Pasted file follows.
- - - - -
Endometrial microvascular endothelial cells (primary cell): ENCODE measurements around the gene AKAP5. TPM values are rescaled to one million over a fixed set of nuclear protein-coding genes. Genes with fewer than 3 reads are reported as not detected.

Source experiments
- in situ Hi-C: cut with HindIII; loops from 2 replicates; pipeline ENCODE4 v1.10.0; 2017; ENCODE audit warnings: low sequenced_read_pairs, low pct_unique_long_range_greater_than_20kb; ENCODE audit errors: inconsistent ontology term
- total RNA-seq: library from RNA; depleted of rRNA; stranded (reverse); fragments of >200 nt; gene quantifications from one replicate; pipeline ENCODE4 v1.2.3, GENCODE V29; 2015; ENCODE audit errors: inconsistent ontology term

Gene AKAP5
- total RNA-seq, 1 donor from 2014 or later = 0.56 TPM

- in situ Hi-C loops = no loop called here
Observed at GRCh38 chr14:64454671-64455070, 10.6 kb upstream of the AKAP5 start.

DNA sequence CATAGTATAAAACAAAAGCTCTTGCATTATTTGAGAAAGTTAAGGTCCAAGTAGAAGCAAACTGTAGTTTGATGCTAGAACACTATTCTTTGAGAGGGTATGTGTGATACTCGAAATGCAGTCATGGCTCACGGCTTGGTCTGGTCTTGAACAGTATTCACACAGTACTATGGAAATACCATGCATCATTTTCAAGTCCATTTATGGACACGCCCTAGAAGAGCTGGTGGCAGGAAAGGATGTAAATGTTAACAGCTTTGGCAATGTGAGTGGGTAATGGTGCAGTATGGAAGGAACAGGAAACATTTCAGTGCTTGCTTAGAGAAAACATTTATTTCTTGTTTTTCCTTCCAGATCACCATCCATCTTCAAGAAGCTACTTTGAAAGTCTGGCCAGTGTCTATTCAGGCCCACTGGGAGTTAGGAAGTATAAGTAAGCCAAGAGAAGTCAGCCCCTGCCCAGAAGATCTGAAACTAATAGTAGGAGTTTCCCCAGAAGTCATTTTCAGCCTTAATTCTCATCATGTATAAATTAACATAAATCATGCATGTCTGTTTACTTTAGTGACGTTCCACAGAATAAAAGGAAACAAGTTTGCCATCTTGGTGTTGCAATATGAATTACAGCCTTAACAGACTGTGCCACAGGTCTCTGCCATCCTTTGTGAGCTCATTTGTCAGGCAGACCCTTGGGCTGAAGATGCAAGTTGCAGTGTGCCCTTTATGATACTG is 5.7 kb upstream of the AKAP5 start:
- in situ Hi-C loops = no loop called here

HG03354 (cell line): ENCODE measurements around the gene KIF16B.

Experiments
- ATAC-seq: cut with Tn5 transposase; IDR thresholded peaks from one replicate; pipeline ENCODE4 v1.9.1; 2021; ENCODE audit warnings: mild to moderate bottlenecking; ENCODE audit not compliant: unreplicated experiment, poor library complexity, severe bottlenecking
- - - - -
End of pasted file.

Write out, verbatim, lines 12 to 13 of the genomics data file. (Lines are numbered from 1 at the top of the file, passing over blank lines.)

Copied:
Experiments
- ATAC-seq: cut with Tn5 transposase; IDR thresholded peaks from one replicate; pipeline ENCODE4 v1.9.1; 2021; ENCODE audit warnings: mild to moderate bottlenecking; ENCODE audit not compliant: unreplicated experiment, poor library complexity, severe bottlenecking